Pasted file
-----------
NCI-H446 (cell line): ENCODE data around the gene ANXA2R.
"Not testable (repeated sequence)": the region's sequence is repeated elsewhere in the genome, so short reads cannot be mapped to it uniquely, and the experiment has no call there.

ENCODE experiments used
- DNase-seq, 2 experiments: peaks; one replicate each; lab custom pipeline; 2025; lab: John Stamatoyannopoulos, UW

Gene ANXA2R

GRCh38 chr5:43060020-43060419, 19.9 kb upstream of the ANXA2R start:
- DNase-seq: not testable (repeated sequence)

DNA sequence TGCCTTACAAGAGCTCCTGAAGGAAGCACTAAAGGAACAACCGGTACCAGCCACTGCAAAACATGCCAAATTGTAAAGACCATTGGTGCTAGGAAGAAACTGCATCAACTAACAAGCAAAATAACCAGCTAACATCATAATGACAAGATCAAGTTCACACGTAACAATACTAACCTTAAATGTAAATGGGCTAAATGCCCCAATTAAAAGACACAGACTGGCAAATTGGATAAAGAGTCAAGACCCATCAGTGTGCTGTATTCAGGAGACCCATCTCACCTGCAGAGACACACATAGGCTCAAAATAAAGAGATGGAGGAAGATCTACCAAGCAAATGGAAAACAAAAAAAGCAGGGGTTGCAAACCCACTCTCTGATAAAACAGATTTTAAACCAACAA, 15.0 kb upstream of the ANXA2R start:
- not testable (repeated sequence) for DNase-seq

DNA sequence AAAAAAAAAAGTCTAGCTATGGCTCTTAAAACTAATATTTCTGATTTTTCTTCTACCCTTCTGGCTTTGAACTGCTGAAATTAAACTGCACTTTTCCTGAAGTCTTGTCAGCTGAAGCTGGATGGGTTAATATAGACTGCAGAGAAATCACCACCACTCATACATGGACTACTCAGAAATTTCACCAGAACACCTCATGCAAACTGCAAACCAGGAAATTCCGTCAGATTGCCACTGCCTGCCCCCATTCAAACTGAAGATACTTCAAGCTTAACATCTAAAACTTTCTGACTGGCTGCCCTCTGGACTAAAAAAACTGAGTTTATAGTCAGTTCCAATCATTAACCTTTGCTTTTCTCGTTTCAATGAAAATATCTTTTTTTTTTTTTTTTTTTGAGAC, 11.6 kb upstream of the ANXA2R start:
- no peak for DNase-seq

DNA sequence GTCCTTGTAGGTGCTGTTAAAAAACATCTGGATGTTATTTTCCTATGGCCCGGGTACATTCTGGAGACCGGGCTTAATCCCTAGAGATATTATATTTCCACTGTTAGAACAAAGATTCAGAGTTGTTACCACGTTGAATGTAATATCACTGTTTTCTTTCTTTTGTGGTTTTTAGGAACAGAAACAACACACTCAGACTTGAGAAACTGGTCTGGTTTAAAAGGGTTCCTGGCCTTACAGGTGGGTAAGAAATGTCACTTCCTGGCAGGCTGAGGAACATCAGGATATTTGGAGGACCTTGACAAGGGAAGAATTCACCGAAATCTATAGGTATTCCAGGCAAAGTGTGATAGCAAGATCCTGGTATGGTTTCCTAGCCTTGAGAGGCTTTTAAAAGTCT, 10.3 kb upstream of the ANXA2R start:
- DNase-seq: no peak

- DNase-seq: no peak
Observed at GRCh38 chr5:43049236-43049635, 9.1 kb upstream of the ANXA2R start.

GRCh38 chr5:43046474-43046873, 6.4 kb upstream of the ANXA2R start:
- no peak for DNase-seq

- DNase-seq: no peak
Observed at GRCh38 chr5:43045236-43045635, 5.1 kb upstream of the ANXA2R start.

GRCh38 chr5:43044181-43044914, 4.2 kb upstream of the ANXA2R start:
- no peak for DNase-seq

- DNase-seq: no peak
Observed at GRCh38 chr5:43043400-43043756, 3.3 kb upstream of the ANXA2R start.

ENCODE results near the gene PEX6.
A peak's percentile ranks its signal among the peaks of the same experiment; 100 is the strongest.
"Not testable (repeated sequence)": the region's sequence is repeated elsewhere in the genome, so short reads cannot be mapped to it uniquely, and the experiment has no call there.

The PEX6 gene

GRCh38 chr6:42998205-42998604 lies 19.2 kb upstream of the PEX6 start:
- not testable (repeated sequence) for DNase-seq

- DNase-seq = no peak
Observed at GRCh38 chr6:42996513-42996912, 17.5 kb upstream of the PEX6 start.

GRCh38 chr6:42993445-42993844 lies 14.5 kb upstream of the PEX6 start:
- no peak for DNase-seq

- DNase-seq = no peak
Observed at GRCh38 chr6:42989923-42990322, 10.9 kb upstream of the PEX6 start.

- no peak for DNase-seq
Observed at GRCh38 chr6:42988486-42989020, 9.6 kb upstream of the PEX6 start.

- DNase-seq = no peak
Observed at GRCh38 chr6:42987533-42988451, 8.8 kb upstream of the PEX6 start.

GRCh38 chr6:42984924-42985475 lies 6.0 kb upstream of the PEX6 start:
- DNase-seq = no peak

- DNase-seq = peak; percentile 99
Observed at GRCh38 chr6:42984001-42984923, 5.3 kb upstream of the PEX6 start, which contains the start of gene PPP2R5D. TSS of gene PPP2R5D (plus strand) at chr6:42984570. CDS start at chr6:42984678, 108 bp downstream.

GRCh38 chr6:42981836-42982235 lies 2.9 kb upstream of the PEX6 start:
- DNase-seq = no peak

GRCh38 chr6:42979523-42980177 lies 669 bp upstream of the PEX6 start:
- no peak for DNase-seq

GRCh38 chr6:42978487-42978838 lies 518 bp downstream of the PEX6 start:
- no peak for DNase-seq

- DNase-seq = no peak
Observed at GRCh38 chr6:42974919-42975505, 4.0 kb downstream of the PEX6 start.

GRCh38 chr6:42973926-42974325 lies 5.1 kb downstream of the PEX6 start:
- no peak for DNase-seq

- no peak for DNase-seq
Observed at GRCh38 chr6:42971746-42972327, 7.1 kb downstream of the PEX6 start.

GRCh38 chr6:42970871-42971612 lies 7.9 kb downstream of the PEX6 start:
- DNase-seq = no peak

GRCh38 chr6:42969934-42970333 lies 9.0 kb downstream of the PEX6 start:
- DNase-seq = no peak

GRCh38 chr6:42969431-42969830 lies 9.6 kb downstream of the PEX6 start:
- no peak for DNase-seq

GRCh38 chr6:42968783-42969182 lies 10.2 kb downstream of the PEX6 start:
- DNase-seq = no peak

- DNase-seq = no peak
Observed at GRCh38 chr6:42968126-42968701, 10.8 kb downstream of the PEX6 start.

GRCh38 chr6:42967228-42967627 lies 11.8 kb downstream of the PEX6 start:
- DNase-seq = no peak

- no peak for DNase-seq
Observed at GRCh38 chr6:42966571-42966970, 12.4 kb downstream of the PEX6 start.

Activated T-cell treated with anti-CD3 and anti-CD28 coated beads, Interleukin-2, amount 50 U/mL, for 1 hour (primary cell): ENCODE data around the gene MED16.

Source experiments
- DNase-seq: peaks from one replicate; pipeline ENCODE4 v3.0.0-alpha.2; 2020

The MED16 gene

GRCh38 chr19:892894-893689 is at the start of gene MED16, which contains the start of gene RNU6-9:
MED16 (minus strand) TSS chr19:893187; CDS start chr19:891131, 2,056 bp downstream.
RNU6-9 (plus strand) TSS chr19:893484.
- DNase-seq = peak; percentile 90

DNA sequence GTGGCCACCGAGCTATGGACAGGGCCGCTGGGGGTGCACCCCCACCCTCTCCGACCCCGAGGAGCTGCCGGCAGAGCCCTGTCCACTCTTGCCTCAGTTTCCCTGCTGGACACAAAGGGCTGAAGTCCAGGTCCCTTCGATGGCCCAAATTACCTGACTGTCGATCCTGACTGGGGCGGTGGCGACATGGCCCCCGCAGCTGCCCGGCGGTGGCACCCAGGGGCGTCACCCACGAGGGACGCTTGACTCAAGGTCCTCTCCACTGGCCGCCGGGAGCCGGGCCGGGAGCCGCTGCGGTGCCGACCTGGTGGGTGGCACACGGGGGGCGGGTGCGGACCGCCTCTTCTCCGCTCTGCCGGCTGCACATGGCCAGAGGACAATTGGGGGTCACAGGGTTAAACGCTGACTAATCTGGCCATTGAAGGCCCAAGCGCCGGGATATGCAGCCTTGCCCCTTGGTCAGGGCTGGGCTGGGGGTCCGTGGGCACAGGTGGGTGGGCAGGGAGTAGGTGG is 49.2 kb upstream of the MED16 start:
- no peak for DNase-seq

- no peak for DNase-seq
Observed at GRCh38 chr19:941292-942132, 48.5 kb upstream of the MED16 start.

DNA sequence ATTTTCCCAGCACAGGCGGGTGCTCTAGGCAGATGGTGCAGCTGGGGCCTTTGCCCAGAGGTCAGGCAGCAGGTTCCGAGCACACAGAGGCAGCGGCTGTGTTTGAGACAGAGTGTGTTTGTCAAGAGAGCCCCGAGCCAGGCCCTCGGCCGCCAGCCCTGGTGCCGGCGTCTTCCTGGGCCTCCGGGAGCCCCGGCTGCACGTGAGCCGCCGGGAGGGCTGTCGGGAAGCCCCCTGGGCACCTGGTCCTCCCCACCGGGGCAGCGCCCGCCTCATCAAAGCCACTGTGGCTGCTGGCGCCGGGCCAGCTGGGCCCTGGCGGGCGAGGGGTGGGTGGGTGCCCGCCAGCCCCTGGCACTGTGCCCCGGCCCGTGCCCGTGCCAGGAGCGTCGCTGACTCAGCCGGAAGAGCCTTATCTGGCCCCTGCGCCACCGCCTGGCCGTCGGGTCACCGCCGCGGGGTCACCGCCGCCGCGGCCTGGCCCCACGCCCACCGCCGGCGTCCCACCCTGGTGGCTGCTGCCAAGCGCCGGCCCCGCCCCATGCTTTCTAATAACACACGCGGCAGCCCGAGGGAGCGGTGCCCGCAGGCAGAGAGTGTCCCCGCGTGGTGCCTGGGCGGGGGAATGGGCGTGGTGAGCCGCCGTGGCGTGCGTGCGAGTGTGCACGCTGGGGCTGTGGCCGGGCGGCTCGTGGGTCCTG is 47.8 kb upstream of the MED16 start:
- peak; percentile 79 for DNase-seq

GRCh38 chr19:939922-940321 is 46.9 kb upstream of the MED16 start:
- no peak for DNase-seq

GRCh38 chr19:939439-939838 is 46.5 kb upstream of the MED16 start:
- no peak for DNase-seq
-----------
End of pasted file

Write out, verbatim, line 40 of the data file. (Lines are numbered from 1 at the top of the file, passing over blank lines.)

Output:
GRCh38 chr6:42984924-42985475 lies 6.0 kb upstream of the PEX6 start: